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Animal Welfare Act

The Federal Government plays a key role in ensuring that animals covered under the Animal Welfare Act and the Horse Protection Act and used in regulated activities are provided humane care and treatment. The Federal responsibility for this important work rests with the Animal Care program, which is part of the U.S. Department of Agriculture's Animal and Plant Health Inspection Service (APHIS). As USDA's guardian of animal welfare, Animal Care makes sure that proper care is provided to most warm-blooded animals used in research or exhibition, sold for use as pets, or transported in commerce.

Under the Horse Protection Act, Animal Care works to prevent the practice of "soring." Soring is a procedure that entails applying chemical or mechanical irritants to a horse's pastern to enhance its gaitÑa practice typically used on certain gaited horses as a cruel shortcut to proper training.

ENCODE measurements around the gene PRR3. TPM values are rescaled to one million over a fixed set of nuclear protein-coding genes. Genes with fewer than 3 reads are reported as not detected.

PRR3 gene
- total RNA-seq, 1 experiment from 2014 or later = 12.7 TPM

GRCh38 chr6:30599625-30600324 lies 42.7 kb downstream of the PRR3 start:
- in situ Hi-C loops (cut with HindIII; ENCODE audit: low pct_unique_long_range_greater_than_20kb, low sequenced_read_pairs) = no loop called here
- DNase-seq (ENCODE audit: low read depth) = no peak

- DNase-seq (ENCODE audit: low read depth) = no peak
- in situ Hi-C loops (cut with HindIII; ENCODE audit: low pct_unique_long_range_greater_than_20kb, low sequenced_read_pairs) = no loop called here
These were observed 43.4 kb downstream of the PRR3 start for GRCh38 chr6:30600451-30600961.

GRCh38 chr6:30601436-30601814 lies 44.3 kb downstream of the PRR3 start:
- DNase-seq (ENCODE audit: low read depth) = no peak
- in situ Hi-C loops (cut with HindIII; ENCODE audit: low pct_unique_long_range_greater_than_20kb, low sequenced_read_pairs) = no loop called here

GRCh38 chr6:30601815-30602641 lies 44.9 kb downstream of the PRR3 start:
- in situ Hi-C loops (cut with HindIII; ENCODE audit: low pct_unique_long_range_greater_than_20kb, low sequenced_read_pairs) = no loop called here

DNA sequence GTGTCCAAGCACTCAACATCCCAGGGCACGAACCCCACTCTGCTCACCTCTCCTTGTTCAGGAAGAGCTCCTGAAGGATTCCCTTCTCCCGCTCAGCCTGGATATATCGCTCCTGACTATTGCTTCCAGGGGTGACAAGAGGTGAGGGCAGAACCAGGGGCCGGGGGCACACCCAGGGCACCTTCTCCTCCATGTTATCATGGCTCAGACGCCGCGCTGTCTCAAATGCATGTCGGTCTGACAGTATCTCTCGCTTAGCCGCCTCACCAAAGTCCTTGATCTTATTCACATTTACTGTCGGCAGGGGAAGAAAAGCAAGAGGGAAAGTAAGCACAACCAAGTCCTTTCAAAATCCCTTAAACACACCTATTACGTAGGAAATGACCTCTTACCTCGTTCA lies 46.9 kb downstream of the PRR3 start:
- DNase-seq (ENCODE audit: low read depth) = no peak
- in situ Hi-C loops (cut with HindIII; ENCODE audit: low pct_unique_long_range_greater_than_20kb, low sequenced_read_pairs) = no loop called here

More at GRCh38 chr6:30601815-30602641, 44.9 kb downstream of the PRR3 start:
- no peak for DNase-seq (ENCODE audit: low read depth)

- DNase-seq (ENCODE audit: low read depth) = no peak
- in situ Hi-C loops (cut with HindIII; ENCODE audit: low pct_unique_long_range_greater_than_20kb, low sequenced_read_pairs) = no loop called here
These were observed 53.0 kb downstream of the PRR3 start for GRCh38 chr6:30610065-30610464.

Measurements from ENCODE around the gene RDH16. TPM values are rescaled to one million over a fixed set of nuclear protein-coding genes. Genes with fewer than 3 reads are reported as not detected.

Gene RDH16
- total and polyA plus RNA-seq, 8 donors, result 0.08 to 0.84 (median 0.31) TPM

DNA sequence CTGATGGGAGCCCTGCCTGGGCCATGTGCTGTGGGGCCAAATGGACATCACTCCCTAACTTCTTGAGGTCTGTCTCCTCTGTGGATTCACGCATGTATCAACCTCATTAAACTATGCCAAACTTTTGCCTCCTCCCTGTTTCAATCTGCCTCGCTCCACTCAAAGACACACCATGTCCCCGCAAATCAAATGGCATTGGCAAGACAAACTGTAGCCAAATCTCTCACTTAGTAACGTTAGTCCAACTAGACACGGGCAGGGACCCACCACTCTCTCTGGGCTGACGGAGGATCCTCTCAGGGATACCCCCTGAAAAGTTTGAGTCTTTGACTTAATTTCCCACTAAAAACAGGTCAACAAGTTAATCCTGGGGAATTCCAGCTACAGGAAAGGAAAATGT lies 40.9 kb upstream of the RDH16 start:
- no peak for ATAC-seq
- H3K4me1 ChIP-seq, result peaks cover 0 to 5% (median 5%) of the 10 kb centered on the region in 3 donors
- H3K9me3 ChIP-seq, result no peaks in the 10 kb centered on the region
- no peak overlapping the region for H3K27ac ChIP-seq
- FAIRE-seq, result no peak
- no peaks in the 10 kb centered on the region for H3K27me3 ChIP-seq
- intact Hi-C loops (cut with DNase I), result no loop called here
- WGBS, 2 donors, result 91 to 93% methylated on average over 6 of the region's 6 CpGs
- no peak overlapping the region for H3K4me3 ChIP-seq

The Animal Care program employs professionals with a range of scientific, technical, and administrative skills to accomplish its mission and facilitate enforcement of the Animal Welfare Act and Horse Protection Act. These professionals are veterinarians, animal care inspectors, computer specialists, program specialists, and other administrative and program support personnel.

Enforcement of the Animal Welfare Act and Horse Protection Act is accomplished by field-based employees who are strategically located throughout the 50 States and Territories. They are either veterinary medical officers (VMOs) or Animal Care inspectors (ACIs). Some specialize in the care of various species or in the areas of nutrition, research, or transportation. All VMOs are graduates of a veterinary medical college, and many have been private-practice veterinarians prior to joining Animal Care. ACIs have education in the biological sciences and/or extensive experience in the care and handling of animals.

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